We visit Ruby and find out about her: she aspires to be rich. Really, really rich. (She got herself into a job where she might find herself with contacts who can help her with that, it seems to me.) She wants to be rich more than she wants to find a husband… she thought she fell in love, once, but the guy didn’t pass a simple credit check. She lies down on her own bed enjoying the last cigarette of the day. These things are going to kill her. And she muses on d(D)estiny, and love, and thinks about him a little bit.
We visit Delirium… just in time to see Delirium let herself go. We see her try to reach out and touch Capax but, yep, he’s dead alright. Tentative feelers toward Etain and… we can’t really find her. Is she still even in this plane? Push out out to the Alder Man and there’s no purchase but when she thinks toward The Dancing Woman she achieves Contact. We see a dressing room in a Gentleman’s Club where various dancers are dealing with one of them being nauseated enough to be unwell and the drama that this fact, and the fact that they’re in a dressing room in a Gentleman’s Club, is capable of generating. For a brief second, Tiffany is overcome by Delirium and she tells Ishtar, The Dancing Lady, that she will see her soo-ooon.
Cut to Dream. Dream puts in a Skype to Lucien. This is the 1992 equivalent of checking your email while on vacation, I guess. How’s stuff going back at the office? Do you need anything? Are you sure? Oh, while you’re on the line, if you do some research on the folks who may be trying to stop me from finding my prodigal brother, I’d appreciate it. Not that I’m trying to find him, of course. Lucien assures Dream that he will… and then adds, strangely, that despite meeting Destruction only a few times, Lucien liked him. This manifests, for Lucien, as wishing that Dream will be able to find him. Dream has an interesting response of his own: “My brother abandoned his responsibilities.”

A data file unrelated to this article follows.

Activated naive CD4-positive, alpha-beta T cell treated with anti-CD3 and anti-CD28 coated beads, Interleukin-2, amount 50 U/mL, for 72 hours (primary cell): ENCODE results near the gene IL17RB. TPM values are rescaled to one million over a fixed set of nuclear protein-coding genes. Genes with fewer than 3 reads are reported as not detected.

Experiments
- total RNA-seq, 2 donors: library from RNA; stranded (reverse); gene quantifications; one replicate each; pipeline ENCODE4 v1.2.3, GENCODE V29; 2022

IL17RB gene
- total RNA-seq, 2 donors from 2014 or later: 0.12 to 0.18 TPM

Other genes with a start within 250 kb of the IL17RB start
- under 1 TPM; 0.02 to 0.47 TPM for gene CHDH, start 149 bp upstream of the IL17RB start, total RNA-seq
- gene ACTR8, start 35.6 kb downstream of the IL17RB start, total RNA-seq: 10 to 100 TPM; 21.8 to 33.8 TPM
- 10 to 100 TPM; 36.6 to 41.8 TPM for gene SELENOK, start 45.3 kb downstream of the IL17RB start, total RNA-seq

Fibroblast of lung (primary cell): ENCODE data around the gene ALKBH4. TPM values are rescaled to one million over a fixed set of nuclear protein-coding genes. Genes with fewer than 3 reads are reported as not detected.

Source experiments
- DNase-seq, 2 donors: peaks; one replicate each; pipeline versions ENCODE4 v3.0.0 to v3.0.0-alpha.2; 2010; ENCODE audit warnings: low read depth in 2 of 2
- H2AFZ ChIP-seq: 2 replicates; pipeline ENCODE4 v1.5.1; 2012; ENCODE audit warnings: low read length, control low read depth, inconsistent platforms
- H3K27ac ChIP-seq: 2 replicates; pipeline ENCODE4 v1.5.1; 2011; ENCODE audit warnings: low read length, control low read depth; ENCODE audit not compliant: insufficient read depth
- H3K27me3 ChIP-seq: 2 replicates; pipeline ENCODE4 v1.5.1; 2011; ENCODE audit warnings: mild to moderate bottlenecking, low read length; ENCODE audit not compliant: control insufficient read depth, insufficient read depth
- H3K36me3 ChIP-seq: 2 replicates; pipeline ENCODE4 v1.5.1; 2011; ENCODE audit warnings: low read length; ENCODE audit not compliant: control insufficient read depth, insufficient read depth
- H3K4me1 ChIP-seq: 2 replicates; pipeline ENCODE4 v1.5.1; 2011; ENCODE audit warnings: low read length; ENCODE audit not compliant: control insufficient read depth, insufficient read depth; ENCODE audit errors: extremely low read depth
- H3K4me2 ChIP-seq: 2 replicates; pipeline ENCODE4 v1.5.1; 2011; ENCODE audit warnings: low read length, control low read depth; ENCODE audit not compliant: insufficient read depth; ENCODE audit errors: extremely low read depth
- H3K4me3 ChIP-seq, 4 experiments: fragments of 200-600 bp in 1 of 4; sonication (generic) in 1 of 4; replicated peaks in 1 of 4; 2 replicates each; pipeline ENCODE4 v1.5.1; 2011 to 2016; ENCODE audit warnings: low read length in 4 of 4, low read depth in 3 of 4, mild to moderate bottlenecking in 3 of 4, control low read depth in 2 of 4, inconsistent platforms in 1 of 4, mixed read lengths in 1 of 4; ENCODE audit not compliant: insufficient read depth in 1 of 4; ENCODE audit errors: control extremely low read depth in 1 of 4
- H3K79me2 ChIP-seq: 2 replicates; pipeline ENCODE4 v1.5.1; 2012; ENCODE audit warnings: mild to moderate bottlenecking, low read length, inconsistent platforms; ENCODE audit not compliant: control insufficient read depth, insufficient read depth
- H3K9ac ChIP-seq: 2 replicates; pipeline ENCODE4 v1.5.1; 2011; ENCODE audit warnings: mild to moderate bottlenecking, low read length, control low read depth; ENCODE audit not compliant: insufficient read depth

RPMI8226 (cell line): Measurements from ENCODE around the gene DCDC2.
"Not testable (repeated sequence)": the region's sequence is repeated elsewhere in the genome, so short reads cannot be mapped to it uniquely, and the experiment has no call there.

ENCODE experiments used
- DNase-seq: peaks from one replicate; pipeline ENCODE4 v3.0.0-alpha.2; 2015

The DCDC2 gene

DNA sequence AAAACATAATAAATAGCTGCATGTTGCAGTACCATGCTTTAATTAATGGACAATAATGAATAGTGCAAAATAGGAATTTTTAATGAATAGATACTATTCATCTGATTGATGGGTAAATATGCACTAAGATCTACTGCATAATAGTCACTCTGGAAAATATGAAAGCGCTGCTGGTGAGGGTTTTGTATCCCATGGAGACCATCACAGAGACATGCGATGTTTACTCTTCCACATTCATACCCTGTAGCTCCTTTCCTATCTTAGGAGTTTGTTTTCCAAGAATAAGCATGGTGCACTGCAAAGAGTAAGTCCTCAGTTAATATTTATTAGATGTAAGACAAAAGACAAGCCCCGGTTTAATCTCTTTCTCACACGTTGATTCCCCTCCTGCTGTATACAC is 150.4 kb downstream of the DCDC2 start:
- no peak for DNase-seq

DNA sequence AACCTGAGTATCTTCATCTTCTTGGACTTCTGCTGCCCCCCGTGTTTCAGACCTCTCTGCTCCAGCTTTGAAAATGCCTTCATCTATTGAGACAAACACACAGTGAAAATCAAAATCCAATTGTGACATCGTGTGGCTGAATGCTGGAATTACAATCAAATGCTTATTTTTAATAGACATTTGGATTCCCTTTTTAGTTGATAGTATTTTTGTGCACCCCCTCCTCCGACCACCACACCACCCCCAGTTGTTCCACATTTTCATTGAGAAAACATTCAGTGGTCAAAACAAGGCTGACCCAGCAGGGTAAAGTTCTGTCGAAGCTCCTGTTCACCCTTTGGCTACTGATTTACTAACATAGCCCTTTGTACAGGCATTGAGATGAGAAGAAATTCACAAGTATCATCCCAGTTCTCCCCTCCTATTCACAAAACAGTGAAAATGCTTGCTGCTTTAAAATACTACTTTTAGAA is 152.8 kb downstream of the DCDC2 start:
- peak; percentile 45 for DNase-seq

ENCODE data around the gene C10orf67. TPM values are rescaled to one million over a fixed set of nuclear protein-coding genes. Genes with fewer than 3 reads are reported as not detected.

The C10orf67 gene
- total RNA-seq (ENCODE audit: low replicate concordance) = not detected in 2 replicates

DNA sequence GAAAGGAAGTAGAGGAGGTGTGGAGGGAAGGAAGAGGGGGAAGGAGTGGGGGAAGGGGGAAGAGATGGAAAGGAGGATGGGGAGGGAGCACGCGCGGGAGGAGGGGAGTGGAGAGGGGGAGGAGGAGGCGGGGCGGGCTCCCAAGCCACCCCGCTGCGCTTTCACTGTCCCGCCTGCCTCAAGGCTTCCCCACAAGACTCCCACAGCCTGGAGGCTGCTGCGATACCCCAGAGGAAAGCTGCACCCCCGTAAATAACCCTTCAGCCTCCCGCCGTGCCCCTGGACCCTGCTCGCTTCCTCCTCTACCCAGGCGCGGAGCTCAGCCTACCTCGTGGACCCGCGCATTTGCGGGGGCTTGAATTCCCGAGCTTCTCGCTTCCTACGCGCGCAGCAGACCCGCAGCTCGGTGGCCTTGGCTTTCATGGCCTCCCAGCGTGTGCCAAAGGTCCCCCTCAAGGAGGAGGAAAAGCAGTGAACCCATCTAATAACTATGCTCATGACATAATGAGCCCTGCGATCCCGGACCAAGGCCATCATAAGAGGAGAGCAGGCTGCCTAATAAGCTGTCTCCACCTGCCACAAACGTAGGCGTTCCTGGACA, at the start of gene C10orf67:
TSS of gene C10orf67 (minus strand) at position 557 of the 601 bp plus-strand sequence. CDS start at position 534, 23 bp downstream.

They hang up… and Dream goes into himself and it is his turn to remember one of the last times he hung out with Destruction… and it looks like we’re somewhere around the middle of the beginning of the Enlightenment. Waistcoats, buckled shoes, prisms, and autopsies.
Destruction had, apparently, asked Dream for a chat. Dream, with The Corinthian in tow, shows up. Destruction confesses that he’s been spending more and more time in the mortal world… to have his confession interrupted by a pickpocket choosing Dream as a mark. Dream takes a moment to lay the smack down upon the pickpocket (who also notices Dream’s wacky eyes) and he gives the pickpocket a fortunetelling. By the time Dream really gets into the details of the hanging, the pickpocket can’t get rid of the dream jewel fast enough.
Destruction: You could have simply taken it back from him. You did not NEED to do that.
Dream: I do not tell you how to conduct your affairs, Brother. I must confess I see no reason for you to tell me how to conduct mine.
Which brings us back to Destruction’s confession… and Destruction’s eyes are in shadow.